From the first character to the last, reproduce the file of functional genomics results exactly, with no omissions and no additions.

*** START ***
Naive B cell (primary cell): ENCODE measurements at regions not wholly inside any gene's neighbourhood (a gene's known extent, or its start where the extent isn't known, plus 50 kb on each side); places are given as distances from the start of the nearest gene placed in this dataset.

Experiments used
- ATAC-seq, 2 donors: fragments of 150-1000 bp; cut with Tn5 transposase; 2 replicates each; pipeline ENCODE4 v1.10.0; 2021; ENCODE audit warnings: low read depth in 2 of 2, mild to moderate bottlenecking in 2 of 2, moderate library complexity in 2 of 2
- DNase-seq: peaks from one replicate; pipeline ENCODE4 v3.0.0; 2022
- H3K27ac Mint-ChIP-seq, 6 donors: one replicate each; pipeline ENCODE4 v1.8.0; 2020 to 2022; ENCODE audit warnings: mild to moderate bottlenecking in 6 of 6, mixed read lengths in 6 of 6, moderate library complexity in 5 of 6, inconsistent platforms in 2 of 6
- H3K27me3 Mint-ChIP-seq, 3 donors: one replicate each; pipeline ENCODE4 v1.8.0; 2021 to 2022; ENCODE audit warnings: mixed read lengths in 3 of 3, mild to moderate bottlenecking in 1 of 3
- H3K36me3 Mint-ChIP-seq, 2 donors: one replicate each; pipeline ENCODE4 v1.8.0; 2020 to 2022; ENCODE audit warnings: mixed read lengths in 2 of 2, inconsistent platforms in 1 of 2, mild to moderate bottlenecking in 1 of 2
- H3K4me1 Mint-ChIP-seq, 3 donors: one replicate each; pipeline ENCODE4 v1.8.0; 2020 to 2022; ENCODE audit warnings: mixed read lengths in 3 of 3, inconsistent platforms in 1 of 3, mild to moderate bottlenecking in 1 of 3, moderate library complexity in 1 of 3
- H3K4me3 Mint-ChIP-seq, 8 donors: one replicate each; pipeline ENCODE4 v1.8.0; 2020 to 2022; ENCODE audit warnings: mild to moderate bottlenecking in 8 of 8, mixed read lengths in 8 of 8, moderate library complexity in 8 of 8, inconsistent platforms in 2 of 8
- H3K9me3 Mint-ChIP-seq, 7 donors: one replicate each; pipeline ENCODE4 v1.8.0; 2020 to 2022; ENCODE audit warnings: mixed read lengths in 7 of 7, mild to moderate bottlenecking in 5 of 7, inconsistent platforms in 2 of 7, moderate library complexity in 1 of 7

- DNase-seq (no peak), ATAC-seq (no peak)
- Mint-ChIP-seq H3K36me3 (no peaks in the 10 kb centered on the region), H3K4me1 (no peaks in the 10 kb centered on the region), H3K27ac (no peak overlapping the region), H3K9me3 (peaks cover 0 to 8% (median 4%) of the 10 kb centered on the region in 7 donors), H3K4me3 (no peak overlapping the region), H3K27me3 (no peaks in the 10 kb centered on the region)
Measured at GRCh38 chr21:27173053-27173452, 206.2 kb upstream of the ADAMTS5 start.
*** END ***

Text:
Naive B cell (primary cell): ENCODE measurements at regions not wholly inside any gene's neighbourhood (a gene's known extent, or its start where the extent isn't known, plus 50 kb on each side); places are given as distances from the start of the nearest gene placed in this dataset.

Experiments used
- ATAC-seq, 2 donors: fragments of 150-1000 bp; cut with Tn5 transposase; 2 replicates each; pipeline ENCODE4 v1.10.0; 2021; ENCODE audit warnings: low read depth in 2 of 2, mild to moderate bottlenecking in 2 of 2, moderate library complexity in 2 of 2
- DNase-seq: peaks from one replicate; pipeline ENCODE4 v3.0.0; 2022
- H3K27ac Mint-ChIP-seq, 6 donors: one replicate each; pipeline ENCODE4 v1.8.0; 2020 to 2022; ENCODE audit warnings: mild to moderate bottlenecking in 6 of 6, mixed read lengths in 6 of 6, moderate library complexity in 5 of 6, inconsistent platforms in 2 of 6
- H3K27me3 Mint-ChIP-seq, 3 donors: one replicate each; pipeline ENCODE4 v1.8.0; 2021 to 2022; ENCODE audit warnings: mixed read lengths in 3 of 3, mild to moderate bottlenecking in 1 of 3
- H3K36me3 Mint-ChIP-seq, 2 donors: one replicate each; pipeline ENCODE4 v1.8.0; 2020 to 2022; ENCODE audit warnings: mixed read lengths in 2 of 2, inconsistent platforms in 1 of 2, mild to moderate bottlenecking in 1 of 2
- H3K4me1 Mint-ChIP-seq, 3 donors: one replicate each; pipeline ENCODE4 v1.8.0; 2020 to 2022; ENCODE audit warnings: mixed read lengths in 3 of 3, inconsistent platforms in 1 of 3, mild to moderate bottlenecking in 1 of 3, moderate library complexity in 1 of 3
- H3K4me3 Mint-ChIP-seq, 8 donors: one replicate each; pipeline ENCODE4 v1.8.0; 2020 to 2022; ENCODE audit warnings: mild to moderate bottlenecking in 8 of 8, mixed read lengths in 8 of 8, moderate library complexity in 8 of 8, inconsistent platforms in 2 of 8
- H3K9me3 Mint-ChIP-seq, 7 donors: one replicate each; pipeline ENCODE4 v1.8.0; 2020 to 2022; ENCODE audit warnings: mixed read lengths in 7 of 7, mild to moderate bottlenecking in 5 of 7, inconsistent platforms in 2 of 7, moderate library complexity in 1 of 7

- DNase-seq (no peak), ATAC-seq (no peak)
- Mint-ChIP-seq H3K36me3 (no peaks in the 10 kb centered on the region), H3K4me1 (no peaks in the 10 kb centered on the region), H3K27ac (no peak overlapping the region), H3K9me3 (peaks cover 0 to 8% (median 4%) of the 10 kb centered on the region in 7 donors), H3K4me3 (no peak overlapping the region), H3K27me3 (no peaks in the 10 kb centered on the region)
Measured at GRCh38 chr21:27173053-27173452, 206.2 kb upstream of the ADAMTS5 start.